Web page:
Saturday, July 20, 2013



 Originally published in Horse Directory August, 2013

 By Tom Gumbrecht

 I've been hearing a lot of the platitudes lately. "It's just a number." Well, it is just a number, yes, but it's a fairly large one, and it's evenly divisible by ten. "You're only as old as you feel." I don't feel old at all, most of the time. Except when I have put my date of birth on a form. "Sixty is the new forty."

Lola, my OTTB mare, keeps me young..
No it isn't. Sixty is still sixty. However, except for some occasional minor joint pain, in many ways I feel better than I did at forty. The thing is, in the horse world, 60 is not a big deal. Having begun my riding career at age 45, I feel like an "experienced novice" in many ways. I have many friends and aquaintences who have demonstrated that a riding life can go on long after 60 is a faint memory. So why the concern with this particular number? Because I was, in a word, unprepared.

Numbers, and all they represent, have never concerned me much, so based on experience I believed this one would be no different. It was, though, a little bit different. At sixty, I am just at the point where I'm really comfortable jumping a horse, the point where it's no big deal and I can work on perfecting the subtleties. That's been a long road, and I found myself wondering if I have enough time left to get really good at it, or did I start too late? I began to ponder my next horse, if there would even be a next horse! My herd now is a young one. If I were to get another, would that horse outlive me? Or are these my last horses?
DannyBoy gave me a few grey hairs.. and blue ribbons!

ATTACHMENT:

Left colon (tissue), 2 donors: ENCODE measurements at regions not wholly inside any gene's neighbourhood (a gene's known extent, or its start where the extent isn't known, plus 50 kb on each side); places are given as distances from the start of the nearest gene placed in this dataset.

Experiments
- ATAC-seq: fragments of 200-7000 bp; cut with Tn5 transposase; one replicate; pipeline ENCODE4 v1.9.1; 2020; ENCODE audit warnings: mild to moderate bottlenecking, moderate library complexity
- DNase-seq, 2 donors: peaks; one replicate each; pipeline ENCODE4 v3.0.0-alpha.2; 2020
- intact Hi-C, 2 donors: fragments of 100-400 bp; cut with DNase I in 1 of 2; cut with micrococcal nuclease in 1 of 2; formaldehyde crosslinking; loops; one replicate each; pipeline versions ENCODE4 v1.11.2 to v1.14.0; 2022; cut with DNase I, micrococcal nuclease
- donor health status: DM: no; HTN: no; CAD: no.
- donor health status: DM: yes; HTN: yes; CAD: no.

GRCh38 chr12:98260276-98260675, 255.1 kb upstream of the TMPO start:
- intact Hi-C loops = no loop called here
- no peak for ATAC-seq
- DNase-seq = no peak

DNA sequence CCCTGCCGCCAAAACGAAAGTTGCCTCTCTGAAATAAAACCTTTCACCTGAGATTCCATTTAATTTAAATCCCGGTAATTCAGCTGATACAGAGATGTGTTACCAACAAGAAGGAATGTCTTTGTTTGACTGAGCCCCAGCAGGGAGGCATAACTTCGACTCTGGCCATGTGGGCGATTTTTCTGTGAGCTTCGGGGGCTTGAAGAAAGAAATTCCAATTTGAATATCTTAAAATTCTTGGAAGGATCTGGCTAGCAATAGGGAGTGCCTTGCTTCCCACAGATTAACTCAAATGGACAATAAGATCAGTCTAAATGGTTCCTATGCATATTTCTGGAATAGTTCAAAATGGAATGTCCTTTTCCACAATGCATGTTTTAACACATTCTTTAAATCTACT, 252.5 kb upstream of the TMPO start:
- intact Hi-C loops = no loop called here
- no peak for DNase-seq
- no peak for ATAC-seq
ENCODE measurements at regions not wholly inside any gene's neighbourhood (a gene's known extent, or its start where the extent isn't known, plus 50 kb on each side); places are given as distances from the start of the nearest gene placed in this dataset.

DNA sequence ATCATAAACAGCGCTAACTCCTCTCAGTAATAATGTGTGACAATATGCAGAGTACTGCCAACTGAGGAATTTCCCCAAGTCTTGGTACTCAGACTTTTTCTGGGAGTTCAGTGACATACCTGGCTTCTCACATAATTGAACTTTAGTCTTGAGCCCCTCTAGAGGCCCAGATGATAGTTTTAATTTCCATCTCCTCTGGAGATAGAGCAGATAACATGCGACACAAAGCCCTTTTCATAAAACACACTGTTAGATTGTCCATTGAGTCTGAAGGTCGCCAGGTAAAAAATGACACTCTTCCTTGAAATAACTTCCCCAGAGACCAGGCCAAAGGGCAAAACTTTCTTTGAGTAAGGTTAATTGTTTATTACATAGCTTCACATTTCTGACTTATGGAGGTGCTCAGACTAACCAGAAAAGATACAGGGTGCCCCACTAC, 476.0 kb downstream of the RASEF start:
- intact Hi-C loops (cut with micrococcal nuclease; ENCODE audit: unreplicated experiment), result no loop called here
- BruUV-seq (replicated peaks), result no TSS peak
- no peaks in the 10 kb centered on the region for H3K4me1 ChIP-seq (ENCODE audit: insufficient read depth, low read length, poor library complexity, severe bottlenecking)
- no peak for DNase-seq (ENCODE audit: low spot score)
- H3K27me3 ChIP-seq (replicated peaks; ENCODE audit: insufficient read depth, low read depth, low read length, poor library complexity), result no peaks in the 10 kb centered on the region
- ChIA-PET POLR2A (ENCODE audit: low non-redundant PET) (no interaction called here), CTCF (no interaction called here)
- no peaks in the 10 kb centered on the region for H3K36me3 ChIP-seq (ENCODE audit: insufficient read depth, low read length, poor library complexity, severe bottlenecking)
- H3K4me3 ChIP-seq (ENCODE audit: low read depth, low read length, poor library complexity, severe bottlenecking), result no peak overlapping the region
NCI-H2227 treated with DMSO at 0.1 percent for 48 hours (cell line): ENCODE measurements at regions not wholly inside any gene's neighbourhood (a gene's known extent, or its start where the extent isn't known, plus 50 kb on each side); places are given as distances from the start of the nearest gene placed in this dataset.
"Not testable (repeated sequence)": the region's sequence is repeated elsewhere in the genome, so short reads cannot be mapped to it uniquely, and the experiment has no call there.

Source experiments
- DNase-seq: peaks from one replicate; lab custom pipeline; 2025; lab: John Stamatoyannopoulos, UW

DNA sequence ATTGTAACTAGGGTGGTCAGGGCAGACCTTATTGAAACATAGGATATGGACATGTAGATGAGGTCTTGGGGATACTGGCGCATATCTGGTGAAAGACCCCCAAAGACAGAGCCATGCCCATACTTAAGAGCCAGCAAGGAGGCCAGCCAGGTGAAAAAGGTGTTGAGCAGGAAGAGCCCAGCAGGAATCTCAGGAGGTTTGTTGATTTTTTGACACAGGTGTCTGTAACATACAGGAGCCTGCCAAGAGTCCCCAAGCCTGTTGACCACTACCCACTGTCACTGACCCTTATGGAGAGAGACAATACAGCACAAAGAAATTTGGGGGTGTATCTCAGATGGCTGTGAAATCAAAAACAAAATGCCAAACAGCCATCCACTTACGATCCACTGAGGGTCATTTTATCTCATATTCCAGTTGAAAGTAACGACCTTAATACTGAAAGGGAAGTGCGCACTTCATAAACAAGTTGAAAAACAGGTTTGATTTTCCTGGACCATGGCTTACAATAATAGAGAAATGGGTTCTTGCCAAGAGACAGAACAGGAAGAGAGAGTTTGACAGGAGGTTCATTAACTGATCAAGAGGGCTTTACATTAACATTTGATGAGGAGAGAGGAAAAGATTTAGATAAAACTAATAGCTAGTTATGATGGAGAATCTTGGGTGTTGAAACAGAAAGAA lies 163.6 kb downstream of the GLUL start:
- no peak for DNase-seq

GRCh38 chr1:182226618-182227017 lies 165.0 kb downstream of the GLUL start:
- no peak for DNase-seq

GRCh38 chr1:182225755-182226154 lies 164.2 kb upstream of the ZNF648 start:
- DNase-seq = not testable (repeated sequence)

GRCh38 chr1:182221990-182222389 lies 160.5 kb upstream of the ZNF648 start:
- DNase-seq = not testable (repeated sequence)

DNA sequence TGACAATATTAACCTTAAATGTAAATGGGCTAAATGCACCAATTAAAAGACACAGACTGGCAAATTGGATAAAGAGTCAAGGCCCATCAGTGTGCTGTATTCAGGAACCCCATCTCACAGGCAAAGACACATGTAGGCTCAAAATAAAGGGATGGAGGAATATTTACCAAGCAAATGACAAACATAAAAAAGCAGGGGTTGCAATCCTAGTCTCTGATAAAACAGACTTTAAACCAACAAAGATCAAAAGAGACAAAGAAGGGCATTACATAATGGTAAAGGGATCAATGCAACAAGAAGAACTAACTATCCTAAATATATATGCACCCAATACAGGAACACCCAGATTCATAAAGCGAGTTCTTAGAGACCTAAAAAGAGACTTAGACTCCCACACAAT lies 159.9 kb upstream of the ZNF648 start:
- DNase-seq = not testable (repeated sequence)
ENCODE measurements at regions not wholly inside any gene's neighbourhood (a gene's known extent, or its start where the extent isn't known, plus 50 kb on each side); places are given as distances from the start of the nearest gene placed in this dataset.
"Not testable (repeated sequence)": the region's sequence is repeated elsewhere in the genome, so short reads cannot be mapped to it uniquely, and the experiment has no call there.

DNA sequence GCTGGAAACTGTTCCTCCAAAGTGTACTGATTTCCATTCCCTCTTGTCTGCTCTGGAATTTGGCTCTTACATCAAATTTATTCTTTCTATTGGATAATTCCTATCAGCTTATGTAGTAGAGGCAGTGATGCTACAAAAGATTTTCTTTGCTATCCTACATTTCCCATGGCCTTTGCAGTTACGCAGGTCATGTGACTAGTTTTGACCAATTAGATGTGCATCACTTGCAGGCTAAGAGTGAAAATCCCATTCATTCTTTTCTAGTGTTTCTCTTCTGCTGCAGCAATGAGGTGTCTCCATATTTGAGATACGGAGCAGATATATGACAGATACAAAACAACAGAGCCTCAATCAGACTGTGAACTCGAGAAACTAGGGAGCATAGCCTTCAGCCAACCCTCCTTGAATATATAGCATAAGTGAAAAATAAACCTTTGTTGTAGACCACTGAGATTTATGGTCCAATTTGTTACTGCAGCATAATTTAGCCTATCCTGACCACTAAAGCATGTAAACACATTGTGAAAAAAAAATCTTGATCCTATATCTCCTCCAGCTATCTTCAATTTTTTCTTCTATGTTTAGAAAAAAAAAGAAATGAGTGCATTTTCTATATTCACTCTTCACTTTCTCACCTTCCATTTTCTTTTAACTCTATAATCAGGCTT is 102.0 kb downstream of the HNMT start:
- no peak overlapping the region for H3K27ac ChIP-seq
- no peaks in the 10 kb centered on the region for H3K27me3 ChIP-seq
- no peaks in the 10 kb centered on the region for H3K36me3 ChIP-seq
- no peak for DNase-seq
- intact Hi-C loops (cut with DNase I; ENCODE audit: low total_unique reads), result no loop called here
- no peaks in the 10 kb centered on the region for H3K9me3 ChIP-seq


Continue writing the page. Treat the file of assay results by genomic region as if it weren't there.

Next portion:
I never considered that before. I found myself being more concerned with the mathematics of things, and shocked by the results of my mental equations, so I went to where I go when life no longer makes sense: to the barn. I never really think about it, but age hardly exists in the barn; I suppose that's because there is no such thing as age to a horse. They are pretty much OK with doing whatever their bodies are capable of doing that day, and adapt to it almost immediately. They are grateful for having their basic needs met and can be happy in the moment they are experiencing because they are not concerned with what tomorrow's moments may bring.

 To live in the moment, to experience each moment fully and not live in the moments of yesterday or tomorrow.. that is what we have been struggling to achieve for a long time, and what our horses already know inherently. We seek knowledge in words and books; the horses carry it in their blood and bones, and are more than happy to share it with anyone who will take the time to learn their language. Perhaps that is why God decided I should have a horse...

Best friends with a racehorse.. life is good!

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